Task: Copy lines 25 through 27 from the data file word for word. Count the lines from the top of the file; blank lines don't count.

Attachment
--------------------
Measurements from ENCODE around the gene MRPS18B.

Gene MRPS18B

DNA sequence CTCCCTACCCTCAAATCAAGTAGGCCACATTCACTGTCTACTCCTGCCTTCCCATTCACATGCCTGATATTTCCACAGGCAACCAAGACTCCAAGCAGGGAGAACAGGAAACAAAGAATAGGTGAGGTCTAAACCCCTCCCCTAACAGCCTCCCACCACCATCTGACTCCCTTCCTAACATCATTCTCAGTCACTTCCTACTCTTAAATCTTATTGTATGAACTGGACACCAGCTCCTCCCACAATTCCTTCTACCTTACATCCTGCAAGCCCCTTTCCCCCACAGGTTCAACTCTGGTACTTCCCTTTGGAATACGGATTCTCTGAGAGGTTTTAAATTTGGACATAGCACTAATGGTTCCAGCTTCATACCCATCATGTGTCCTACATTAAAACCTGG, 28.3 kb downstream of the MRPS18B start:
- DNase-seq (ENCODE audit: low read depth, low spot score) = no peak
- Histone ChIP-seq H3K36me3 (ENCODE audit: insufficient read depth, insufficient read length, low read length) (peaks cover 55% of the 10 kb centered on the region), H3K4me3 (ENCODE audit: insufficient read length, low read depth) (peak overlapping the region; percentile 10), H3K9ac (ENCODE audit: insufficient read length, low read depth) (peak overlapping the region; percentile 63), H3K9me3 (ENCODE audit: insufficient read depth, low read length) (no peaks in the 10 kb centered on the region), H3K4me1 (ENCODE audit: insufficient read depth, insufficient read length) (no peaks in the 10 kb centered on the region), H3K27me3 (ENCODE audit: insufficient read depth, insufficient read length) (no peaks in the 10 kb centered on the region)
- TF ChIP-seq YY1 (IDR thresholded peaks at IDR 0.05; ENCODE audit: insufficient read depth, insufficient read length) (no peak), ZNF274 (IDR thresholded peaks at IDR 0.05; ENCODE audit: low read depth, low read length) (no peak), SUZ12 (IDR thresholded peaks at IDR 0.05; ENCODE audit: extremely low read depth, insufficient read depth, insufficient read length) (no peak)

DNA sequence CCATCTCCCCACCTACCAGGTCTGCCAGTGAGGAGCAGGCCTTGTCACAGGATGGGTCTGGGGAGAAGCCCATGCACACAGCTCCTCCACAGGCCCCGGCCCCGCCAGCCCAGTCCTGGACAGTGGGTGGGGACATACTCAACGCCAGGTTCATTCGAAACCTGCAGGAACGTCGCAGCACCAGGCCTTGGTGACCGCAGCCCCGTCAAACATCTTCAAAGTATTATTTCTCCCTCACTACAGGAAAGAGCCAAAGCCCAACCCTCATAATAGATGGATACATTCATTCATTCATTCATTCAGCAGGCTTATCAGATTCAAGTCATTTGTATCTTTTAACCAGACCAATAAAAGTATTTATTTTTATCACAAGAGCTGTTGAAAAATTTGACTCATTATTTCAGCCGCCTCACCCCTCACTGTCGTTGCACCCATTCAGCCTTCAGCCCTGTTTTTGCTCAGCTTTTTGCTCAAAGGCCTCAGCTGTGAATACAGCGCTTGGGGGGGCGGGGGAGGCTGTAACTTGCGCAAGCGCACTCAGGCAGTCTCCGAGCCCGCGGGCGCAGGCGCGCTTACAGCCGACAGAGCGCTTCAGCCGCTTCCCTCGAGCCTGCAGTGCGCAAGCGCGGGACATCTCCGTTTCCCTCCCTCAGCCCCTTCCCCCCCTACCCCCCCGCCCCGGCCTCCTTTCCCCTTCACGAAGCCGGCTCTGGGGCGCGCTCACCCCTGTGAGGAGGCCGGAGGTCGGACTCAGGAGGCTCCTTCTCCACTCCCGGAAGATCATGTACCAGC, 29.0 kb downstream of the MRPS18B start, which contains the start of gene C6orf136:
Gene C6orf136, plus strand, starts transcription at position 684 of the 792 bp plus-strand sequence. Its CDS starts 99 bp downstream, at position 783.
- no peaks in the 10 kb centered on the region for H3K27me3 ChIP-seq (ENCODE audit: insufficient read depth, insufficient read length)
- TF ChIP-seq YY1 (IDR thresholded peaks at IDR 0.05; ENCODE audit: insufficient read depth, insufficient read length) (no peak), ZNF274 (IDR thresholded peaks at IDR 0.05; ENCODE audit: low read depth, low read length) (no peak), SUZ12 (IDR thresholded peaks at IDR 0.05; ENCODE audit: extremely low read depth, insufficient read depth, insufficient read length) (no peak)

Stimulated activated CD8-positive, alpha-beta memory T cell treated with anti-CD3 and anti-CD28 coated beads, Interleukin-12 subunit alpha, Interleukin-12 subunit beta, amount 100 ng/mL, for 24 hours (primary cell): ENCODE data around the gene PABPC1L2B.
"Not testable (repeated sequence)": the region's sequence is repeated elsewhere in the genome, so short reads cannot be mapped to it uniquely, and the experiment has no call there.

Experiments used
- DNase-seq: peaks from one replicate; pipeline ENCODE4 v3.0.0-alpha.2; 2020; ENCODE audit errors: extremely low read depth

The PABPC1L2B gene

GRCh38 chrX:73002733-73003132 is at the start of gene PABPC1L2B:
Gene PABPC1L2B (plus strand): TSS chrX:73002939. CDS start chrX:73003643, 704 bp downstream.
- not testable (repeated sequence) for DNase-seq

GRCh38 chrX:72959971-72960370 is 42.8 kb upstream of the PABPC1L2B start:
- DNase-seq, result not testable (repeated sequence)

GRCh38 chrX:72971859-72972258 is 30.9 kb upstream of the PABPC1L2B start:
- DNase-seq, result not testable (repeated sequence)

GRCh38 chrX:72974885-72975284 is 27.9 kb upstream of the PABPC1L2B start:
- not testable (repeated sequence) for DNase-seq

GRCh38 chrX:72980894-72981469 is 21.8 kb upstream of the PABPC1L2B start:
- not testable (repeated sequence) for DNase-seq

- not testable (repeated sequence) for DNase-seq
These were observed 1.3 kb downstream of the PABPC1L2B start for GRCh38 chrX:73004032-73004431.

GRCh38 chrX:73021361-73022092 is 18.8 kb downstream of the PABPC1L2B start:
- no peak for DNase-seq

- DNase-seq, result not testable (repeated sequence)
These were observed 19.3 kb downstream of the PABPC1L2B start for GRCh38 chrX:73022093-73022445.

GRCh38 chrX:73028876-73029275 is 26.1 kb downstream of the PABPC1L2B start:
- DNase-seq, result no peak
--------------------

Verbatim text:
GRCh38 chrX:72980894-72981469 is 21.8 kb upstream of the PABPC1L2B start:
- not testable (repeated sequence) for DNase-seq

- not testable (repeated sequence) for DNase-seq